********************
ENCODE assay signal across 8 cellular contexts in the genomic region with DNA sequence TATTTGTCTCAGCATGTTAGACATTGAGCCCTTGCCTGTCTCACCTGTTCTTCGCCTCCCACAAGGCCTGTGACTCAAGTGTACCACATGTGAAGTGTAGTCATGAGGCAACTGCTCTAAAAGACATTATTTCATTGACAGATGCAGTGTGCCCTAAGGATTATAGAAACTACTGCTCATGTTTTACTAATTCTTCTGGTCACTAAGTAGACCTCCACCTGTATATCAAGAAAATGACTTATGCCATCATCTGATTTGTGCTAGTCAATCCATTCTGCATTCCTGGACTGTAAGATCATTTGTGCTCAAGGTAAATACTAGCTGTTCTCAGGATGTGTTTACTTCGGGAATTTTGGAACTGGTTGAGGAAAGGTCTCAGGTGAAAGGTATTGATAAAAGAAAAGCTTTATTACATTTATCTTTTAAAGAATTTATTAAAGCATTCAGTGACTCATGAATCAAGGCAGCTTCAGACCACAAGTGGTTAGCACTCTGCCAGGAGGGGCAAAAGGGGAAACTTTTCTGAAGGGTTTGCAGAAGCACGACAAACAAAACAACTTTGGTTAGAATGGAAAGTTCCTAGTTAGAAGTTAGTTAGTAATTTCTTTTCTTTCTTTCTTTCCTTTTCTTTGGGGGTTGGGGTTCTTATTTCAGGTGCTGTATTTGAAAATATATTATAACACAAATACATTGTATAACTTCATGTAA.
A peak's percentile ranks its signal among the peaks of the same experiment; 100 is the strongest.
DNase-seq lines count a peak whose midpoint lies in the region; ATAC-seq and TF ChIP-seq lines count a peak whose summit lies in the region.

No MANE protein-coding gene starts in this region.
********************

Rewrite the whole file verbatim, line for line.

ENCODE assay signal across 8 cellular contexts in the genomic region with DNA sequence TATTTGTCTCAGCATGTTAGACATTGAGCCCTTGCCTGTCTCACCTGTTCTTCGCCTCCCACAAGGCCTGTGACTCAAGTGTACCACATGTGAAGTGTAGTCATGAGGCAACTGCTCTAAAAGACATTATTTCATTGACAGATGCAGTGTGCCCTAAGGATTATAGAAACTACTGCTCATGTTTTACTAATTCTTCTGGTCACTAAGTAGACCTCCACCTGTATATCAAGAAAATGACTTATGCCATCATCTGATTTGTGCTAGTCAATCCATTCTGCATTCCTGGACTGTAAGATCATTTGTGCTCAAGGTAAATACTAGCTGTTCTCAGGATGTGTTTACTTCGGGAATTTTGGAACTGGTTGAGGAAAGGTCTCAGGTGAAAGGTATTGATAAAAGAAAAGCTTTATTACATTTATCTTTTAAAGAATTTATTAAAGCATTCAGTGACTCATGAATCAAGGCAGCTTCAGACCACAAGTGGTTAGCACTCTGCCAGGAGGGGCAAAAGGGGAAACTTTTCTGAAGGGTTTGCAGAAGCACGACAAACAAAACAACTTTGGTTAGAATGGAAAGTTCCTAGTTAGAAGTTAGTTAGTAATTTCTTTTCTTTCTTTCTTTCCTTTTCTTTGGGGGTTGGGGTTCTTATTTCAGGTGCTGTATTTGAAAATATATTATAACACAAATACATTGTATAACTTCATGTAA.
A peak's percentile ranks its signal among the peaks of the same experiment; 100 is the strongest.
DNase-seq lines count a peak whose midpoint lies in the region; ATAC-seq and TF ChIP-seq lines count a peak whose summit lies in the region.

No MANE protein-coding gene starts in this region.